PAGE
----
|Some of our students pictured here at the Emma S. Barrientos Mexican American Culture Center|
First day back for the new year at Academia Cuauhtli yesterday. "Cuauhtli," a Nahuatl term (pronounced "KWOW-tlee") means "Eagle." We aspire that our children not simply soar like eagles in their hopes and accomplishments in school and life, but rather that they also posses the eagle's acumen.
To acquire and have the big picture, but not to get lost in the clouds. We want them to have a fullness in understanding of themselves, their language, culture, community, ancestry, and to be proud of that. Also, the eagle—like the condor, its cousin—is a symbol of resurrection and renewal, which is what schooling at its best should be about.
Rosa Tupina Yaotonalcuauhtli
We opened the day yesterday with singing and expressions of gratitude. Thanks to maestra Rosa Tupina Yaotonalcuauhtli and maestro Alejandro Yolquiahuitl Martinez and to Grupo Xochipilli for their work with our children.
The absolute most touching part was when maestra Tupina and maestro Alejandro Yolquiahuitl explained and had the children put on and model the atuendos, the indigenous danzante attire. Danza, by the way, is not "dance," but rather ceremony. This is something that we in Nuestro Grupo—the community-based organization that organizes and coordinates the activities of the academy—have learned and embraced as a part of this initiative.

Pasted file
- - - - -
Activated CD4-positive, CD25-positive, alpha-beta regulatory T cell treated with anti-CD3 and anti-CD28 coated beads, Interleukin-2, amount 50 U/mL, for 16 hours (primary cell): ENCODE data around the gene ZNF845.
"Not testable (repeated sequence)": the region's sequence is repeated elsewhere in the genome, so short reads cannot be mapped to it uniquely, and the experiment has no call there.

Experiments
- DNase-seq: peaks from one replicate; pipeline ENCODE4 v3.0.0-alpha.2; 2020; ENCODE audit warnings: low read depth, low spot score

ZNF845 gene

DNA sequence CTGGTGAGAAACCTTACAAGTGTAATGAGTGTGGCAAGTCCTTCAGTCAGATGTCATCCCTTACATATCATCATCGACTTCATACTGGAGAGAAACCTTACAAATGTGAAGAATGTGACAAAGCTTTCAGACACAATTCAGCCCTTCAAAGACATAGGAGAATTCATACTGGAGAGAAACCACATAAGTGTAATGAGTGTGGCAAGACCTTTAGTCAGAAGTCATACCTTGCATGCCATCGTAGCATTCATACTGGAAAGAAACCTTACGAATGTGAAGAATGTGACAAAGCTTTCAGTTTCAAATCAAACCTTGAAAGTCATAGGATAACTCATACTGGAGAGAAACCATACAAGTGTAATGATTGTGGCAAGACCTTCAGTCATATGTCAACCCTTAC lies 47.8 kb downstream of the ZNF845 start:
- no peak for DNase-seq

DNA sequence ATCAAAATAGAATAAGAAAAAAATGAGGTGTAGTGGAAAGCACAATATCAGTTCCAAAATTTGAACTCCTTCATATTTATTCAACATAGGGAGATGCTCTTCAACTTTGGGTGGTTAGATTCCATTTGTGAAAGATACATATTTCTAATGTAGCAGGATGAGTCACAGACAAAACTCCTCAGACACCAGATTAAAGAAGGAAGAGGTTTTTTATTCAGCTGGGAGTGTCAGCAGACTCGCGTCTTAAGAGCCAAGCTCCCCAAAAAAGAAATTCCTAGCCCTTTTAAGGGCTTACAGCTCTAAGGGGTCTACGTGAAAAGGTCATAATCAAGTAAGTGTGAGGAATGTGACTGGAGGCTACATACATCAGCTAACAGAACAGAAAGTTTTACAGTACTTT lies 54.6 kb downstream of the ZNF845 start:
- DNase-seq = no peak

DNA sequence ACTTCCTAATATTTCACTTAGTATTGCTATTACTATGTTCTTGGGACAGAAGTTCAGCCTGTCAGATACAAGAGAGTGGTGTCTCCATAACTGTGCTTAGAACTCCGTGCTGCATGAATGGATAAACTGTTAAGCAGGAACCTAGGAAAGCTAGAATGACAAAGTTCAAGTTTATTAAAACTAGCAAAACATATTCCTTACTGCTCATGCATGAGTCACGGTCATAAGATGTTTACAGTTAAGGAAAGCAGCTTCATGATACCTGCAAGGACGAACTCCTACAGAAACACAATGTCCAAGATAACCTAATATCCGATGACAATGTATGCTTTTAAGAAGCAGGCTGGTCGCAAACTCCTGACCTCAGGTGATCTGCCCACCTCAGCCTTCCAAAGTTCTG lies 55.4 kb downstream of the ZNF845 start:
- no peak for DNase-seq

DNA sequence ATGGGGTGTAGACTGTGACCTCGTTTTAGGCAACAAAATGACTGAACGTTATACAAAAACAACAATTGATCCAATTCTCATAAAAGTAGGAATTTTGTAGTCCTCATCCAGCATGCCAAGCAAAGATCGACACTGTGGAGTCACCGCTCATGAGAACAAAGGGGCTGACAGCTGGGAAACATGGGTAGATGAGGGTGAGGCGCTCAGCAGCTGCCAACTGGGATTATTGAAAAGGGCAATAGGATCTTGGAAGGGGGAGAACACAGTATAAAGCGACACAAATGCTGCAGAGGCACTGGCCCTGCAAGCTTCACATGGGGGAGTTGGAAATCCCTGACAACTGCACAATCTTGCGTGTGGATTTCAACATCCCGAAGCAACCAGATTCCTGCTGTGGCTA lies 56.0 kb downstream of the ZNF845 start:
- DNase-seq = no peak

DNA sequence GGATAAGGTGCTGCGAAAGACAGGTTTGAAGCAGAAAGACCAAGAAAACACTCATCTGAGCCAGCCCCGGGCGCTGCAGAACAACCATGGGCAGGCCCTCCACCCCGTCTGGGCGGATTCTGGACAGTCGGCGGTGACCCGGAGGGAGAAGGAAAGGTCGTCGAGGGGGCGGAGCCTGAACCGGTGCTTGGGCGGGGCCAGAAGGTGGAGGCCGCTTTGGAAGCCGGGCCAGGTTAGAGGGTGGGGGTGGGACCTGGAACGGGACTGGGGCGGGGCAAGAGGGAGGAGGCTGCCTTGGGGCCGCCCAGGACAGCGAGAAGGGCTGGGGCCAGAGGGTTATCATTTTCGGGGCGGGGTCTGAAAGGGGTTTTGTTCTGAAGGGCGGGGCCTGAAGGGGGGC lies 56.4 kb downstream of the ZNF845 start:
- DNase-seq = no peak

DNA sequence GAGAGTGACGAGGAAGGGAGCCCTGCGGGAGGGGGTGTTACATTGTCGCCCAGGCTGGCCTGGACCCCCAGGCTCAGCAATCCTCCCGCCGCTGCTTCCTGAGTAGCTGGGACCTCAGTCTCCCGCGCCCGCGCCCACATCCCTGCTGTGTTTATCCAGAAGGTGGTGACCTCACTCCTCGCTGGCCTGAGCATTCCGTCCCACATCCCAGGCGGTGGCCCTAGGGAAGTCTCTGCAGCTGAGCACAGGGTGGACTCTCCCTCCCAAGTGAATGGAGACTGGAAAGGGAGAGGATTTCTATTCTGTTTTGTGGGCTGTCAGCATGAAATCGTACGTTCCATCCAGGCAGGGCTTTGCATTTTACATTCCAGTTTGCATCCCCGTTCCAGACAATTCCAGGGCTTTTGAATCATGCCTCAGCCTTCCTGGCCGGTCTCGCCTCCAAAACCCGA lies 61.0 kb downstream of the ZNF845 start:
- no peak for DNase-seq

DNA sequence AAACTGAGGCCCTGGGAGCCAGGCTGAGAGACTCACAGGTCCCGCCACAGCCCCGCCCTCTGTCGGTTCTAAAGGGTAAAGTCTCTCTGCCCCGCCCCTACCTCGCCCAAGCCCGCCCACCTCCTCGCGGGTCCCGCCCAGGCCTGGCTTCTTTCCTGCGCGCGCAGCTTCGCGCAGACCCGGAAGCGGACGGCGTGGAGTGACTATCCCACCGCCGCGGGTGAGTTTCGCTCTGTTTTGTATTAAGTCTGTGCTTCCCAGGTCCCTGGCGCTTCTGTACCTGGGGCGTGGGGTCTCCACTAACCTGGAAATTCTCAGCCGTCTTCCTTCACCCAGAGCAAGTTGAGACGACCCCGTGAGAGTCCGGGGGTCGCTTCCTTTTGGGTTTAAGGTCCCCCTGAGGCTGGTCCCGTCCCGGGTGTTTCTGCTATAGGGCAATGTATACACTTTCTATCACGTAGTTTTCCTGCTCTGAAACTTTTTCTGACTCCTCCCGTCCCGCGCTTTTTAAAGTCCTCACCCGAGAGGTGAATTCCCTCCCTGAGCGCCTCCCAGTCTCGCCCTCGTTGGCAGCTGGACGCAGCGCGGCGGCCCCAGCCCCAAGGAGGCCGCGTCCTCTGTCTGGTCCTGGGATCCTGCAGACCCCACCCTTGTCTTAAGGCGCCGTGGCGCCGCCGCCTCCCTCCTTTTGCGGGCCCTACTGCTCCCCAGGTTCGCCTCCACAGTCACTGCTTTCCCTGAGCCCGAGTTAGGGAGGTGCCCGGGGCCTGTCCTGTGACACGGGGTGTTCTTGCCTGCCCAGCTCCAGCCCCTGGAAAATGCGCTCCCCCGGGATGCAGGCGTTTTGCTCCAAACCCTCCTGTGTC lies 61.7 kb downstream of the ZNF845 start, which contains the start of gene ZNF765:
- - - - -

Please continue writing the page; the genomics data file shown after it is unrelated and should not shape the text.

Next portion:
To hear maestra Tupina and maestro Yolquiahuitl describe and gently guide the children into its significance and then to observe their transformation with the putting on of the atuendo was so tender and loving. All of it, of course, was deeply spiritual, well-conceived, communitarian, organized and profoundly intellectual. The visit to the Sam Coronado Art Gallery upstairs was also a very special opportunity for our students.
I have often said that there is little as more sacred as the education of our children and youth. Academia Cuauhtli embodies this. We have great plans for the new year and so happy to be on this journey, the "red road," the sacred path.
Thanks to maestra Belinda Jimenez for the photos.
If you want to learn more about us, check out this video: Academia Cuauhtli Works to Bridge History with Language You may also like us on Facebook: https://www.facebook.com/AcademiaCuauhtli/ or keyword "Academia Cuauhtli" on this blog.